Date: Sunday, November 8, 2015
Session Title: Miscellaneous Rheumatic and Inflammatory Diseases I
Session Type: ACR Concurrent Abstract Session
Session Time: 2:30PM-4:00PM
Background/Purpose: In the Southwestern United States, Coccidioidomycosis (cocci) or Valley fever is an endemic fungal infection. It typically presents as a self-limited pulmonary illness. Patients with autoimmune diseases on disease-modifying antirheumatic drug (DMARD) or biologic response modifier (BRM) are at higher risk of more severe infection or infection disseminated outside the thoracic cavity. Currently, there are no management guidelines for cocci in such patients; however, retrospective data from the largest cohort of patients followed longitudinally suggests that retreatment of the rheumatic disease may be safe in some patients, and a management strategy based on cocci disease activity has been developed and implemented.
Methods: A retrospective chart review was performed and identified patients at two centers in Tucson, Arizona, who developed cocci on DMARD and/or BRM therapy. Patients were seen at least once between 2007 and 2014. Review emphasized the underlying rheumatic disease, manifestations of cocci, antifungal therapy, outcome, and management of BRM/DMARD therapy.
Results: 71 patients on DMARD and BRM therapy were identified. Among these patients, 19 were on BRM therapy, 16 were on DMARD and 36 were on combination therapy. Coccidioidomycosis was asymptomatic with positive serologies only in 19; 41 had pulmonary disease; while 10 were disseminated. BRM and DMARD therapy was stopped in 37 while in 14, BRM was stopped but DMARD continued. There was no change in immunosuppressive therapy in 20 patients. 52 patients were initially treated with antifungal therapy for 3 months or longer. Two of the patients with pulmonary illness and 12 patients with asymptomatic infection did not receive any antifungal therapy.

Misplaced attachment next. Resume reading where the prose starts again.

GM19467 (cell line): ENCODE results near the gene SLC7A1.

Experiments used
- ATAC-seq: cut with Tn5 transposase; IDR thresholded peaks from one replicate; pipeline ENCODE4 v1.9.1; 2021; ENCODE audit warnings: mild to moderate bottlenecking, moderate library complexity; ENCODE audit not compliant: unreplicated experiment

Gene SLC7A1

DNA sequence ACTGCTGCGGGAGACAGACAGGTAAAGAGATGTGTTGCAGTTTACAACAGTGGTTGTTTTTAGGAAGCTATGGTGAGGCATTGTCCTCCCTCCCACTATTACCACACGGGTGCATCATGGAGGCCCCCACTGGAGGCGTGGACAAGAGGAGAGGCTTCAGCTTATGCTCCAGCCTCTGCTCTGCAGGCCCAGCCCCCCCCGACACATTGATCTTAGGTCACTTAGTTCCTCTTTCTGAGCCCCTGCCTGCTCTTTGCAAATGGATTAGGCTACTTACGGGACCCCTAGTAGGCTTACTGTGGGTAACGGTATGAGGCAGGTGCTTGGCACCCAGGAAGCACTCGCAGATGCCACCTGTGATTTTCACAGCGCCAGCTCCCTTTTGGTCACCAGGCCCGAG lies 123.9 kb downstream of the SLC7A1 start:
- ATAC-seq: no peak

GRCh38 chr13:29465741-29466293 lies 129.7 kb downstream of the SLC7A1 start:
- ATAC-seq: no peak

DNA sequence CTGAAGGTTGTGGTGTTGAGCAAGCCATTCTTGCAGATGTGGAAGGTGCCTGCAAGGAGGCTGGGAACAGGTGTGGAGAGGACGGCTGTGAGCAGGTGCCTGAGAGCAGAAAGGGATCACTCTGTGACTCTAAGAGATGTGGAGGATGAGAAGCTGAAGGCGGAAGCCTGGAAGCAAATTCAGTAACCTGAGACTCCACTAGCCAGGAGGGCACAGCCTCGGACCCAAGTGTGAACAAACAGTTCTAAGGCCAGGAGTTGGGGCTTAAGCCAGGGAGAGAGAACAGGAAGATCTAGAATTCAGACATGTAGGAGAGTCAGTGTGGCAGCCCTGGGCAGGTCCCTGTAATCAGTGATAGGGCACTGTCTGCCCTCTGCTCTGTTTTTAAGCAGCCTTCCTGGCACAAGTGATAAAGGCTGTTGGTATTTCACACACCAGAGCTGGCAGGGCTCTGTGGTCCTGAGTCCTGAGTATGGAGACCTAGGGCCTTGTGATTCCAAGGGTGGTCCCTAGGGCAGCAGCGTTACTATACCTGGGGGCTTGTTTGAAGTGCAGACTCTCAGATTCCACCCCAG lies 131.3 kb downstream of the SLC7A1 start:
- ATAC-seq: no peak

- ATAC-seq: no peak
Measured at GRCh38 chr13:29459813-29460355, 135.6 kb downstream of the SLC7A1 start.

64 patients had follow up, out of which 50 patients continued BRM and/or DMARD therapy, and 22 received antifungal therapy. Four patients with disseminated disease restarted BRM therapy. Persistent positive serology and disseminated disease were the most common reasons for continuing antifungal therapy. Conversion to negative serology was the most common reason for stopping antifungal therapy. Patients were followed for a median of 29 months (range 2-141). There was one death from the group who was on DMARD and corticosteroid therapy. The deceased patient had disseminated coccidioidomycosis and was on antifungal treatment. There have been no deaths in the last three years. One patient with history of coccidioidal meningitis had relapse of disease, which was most likely related to his non-adherence with antifungal therapy.
Conclusion: Retreating or continuing DMARD and/or BRM therapy after cocci infection appears to be safe in some patients with close monitoring. If Cocci is asymptomatic, continuation of DMARD and/or BRM can be considered. In patients with pulmonary or disseminated infection, immunosuppressive therapy should be stopped and antifungal therapy should be continued until there is evidence of control of the infection. The management strategy implemented may be effective in guiding therapy.
To cite this abstract in AMA style:Ajaz U, Ampel NM, Bhalla V, Lisse JR, Sudano D. Update in the Management of Biologic Response Modifiers and Disease-Modifying Antirheumatic Drugs Following Coccidioidomycosis [abstract]. Arthritis Rheumatol. 2015; 67 (suppl 10). https://acrabstracts.org/abstract/update-in-the-management-of-biologic-response-modifiers-and-disease-modifying-antirheumatic-drugs-following-coccidioidomycosis/. Accessed July 10, 2020.
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